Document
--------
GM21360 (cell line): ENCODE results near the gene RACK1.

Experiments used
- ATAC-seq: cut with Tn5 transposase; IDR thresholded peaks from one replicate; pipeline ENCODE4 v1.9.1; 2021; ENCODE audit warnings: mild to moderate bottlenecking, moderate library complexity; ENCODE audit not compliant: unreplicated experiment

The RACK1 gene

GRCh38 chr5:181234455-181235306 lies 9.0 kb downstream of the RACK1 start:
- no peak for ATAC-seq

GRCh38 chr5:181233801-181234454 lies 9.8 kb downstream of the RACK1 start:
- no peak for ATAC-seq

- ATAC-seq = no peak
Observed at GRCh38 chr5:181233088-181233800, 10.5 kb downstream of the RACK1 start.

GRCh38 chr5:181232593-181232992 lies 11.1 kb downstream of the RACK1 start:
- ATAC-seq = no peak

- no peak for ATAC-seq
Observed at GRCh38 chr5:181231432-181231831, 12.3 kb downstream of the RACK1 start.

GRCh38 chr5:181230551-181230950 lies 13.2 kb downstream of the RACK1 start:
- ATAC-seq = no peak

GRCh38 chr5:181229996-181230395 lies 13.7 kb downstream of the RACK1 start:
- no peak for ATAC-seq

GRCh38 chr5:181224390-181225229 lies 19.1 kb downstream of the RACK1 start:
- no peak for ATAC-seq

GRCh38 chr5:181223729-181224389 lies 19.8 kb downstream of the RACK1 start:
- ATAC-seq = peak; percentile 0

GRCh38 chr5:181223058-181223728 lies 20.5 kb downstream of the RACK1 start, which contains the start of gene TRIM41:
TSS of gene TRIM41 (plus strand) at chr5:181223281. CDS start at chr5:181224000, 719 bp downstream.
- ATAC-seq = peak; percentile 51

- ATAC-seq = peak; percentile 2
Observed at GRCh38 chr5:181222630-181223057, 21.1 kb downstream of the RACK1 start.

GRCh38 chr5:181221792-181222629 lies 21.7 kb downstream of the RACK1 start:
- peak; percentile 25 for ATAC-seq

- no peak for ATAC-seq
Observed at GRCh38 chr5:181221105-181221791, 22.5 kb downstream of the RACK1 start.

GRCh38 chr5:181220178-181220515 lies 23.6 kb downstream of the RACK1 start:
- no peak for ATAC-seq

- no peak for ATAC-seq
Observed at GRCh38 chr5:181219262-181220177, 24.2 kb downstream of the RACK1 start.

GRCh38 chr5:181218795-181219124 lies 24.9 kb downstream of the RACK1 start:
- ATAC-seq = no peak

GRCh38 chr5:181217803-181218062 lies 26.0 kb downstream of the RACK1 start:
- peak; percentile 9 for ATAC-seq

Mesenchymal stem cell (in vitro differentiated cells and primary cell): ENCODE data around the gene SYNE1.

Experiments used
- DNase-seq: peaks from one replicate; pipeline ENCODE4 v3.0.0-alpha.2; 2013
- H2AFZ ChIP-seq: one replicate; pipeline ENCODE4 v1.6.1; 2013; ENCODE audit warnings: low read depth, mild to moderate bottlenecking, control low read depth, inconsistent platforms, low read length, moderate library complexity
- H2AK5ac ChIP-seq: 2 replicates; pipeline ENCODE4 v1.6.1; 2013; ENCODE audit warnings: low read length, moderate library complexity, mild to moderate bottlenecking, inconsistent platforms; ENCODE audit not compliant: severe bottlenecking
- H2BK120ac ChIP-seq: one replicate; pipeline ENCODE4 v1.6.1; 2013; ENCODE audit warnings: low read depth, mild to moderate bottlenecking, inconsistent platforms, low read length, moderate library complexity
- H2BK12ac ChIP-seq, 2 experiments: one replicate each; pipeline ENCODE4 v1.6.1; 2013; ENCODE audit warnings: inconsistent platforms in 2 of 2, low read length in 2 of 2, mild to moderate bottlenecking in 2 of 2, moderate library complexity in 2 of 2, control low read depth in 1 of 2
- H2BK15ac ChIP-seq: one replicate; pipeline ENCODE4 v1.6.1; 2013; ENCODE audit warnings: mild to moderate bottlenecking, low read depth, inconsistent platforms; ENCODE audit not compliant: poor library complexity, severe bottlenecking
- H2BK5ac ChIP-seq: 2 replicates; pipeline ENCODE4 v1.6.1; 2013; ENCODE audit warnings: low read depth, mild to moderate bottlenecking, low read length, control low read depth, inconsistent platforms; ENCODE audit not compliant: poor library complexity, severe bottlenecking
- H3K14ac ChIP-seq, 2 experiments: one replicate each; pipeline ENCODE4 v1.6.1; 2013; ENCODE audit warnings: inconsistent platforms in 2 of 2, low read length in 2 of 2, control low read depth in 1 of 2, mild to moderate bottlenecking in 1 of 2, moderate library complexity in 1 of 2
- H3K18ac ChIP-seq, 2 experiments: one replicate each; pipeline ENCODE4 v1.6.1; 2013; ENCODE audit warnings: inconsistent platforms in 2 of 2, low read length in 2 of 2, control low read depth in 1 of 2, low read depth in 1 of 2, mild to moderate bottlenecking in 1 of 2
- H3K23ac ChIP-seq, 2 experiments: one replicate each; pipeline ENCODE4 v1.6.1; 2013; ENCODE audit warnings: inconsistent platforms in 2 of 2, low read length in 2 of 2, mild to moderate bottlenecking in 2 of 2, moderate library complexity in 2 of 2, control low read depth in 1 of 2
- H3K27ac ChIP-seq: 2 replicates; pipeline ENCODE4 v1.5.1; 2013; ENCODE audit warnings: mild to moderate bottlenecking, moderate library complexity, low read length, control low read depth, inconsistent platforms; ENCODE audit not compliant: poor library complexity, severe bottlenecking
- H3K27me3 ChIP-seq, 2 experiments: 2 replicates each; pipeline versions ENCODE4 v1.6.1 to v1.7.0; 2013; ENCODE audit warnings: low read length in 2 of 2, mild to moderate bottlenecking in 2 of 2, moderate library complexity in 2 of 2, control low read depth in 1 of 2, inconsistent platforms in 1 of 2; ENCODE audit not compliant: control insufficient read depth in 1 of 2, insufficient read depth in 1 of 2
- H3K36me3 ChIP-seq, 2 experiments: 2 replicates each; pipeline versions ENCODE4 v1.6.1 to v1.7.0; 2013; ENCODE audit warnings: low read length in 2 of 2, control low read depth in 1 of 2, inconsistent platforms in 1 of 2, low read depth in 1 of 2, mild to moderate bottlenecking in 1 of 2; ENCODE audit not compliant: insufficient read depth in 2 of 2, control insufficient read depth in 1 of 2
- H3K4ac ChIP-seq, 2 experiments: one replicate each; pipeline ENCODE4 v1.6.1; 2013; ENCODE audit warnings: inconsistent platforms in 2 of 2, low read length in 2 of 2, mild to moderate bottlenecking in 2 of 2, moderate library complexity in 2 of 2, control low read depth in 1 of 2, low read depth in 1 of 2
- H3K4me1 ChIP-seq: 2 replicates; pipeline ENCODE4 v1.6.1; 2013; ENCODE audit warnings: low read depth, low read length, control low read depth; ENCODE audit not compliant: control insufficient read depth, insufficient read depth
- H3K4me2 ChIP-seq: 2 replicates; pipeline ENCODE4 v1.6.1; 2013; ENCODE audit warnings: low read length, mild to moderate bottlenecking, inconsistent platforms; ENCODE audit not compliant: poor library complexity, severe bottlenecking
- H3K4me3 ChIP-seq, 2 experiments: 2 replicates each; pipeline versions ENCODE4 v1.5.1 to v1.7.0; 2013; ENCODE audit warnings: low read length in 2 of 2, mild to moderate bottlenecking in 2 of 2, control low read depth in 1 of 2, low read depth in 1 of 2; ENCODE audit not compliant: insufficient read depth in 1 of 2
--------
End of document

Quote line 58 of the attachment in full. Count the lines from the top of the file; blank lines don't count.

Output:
- H3K4me3 ChIP-seq, 2 experiments: 2 replicates each; pipeline versions ENCODE4 v1.5.1 to v1.7.0; 2013; ENCODE audit warnings: low read length in 2 of 2, mild to moderate bottlenecking in 2 of 2, control low read depth in 1 of 2, low read depth in 1 of 2; ENCODE audit not compliant: insufficient read depth in 1 of 2